In what may be the most exhaustive analysis of the burgeoning “second screen” TV marketplace to date, two of Interpublic’s elite media units have concluded that what began as an “industry coping mechanism for the consumer attention crisis” is evolving into more targeted forms of television that are accelerating how viewers interact and participate with the medium.
The report, a collaboration of the IPG Media Lab and Magna Global, also finds that despite the explosion of screens with which consumers watch or supplement television, the vast majority of it still happens in the living room, on a couch.
“Seventy percent of our client’s money is still spent in the living room, trying to reach people watching TV. And that’s stable,” says Natalie Bokenham, director of strategy at IPG Media Lab -- who, along with Magna Senior Vice President Audience Analytics Brian Hughes, are authors of the report, “Second Screen Marketplace: Trends and Opportunities.”
Their conclusion is that while overall TV ad spending is remaining constant, as is the amount of time consumers spend watching the medium, it is becoming fragmented across an increasing number of screens.
Interestingly, the Interpublic study is being released just as another researcher, IHS Inc., released a forecast projecting the number of Internet-connected video devices will exceed the global population by 2017. While an Internet-connected device might be the primary TV screen in some of those markets, Interpublic concludes that in the U.S., the trend is definitely toward multiple screen experiences, and that the term “second screen” is a misnomer, because American TV viewers may actually be supplementing their TV experiences across an array of devices: PCs, tablets, gaming systems and smartphones.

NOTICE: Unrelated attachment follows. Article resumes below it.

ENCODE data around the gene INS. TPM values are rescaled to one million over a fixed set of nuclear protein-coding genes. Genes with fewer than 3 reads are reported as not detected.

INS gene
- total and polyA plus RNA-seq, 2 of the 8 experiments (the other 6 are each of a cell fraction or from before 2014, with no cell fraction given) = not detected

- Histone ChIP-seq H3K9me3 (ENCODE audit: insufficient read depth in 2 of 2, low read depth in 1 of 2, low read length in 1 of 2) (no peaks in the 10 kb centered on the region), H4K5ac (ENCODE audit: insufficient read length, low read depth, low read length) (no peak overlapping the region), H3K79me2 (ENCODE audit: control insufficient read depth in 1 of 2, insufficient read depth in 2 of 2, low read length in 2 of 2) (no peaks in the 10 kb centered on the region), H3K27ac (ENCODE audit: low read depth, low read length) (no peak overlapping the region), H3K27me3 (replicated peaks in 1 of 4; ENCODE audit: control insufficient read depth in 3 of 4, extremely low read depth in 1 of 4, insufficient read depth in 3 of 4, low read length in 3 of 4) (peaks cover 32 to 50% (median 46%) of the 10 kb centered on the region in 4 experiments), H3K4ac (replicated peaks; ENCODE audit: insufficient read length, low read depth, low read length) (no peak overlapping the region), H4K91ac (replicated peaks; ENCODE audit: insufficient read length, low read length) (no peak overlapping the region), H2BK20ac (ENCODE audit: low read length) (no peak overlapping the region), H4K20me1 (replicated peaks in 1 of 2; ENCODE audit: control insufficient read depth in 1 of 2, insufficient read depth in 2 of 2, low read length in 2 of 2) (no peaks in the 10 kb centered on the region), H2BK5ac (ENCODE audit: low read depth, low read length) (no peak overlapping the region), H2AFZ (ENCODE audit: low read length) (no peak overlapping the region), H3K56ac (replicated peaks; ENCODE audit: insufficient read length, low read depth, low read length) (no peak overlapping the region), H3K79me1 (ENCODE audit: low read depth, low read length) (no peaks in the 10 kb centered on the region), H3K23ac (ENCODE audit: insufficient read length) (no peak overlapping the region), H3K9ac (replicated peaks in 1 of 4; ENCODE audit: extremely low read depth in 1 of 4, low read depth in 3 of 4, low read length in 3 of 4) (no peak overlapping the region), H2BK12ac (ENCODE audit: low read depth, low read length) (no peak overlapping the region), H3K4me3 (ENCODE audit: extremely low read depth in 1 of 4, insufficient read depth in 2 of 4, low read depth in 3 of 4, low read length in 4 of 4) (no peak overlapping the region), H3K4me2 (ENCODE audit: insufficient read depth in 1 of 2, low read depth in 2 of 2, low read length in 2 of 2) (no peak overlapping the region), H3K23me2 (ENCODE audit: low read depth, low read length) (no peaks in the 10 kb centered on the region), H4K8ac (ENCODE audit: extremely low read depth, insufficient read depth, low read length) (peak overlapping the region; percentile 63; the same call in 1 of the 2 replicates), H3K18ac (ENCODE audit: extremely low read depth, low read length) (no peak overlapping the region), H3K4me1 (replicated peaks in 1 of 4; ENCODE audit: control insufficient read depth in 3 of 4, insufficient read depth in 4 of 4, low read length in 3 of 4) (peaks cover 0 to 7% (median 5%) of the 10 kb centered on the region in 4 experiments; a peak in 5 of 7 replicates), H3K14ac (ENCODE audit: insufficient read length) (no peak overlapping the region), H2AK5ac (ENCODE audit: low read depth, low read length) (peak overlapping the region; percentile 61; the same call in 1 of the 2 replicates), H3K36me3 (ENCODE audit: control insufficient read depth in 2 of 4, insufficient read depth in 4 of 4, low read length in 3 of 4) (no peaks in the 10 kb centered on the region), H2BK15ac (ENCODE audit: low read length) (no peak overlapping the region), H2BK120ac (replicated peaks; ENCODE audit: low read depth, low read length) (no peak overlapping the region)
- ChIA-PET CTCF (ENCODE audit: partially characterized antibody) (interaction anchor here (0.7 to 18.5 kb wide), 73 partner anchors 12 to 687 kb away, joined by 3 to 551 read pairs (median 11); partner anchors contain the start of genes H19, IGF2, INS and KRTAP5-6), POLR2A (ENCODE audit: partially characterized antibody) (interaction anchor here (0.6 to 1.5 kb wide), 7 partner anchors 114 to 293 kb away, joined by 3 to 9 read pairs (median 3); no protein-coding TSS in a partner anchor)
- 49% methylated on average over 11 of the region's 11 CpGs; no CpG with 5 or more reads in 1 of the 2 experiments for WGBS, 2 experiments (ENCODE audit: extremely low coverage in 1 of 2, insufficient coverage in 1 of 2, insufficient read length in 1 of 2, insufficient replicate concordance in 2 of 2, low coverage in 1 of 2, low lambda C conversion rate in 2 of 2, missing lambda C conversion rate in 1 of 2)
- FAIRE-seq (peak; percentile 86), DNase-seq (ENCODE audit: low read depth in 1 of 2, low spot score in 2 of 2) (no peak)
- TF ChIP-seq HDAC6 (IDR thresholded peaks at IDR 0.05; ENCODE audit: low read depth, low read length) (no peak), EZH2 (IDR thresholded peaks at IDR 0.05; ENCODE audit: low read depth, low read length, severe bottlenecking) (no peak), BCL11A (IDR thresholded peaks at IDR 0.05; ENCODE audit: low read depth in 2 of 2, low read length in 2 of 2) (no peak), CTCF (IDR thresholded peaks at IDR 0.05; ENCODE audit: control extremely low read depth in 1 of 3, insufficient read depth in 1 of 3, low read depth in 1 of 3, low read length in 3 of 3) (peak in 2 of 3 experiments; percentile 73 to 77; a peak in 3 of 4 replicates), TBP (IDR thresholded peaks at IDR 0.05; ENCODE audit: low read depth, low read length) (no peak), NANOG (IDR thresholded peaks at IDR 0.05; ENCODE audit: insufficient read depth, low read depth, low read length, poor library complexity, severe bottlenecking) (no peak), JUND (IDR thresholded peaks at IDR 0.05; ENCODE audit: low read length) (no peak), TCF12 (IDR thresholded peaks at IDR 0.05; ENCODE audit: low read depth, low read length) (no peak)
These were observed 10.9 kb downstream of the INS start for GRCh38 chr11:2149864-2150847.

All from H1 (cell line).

“Why do we call it ‘second screen?” Bokenham asked rhetorically during a briefing with Media Daily News, adding: “To some, the second screen is becoming the first screen.” In fact, one of the more significant predictions made by the lab in the report, is that within three to five years, a mobile-based screen will become the primary “content hub” for consumers, relegating the traditional television set to a “dumb screen” status.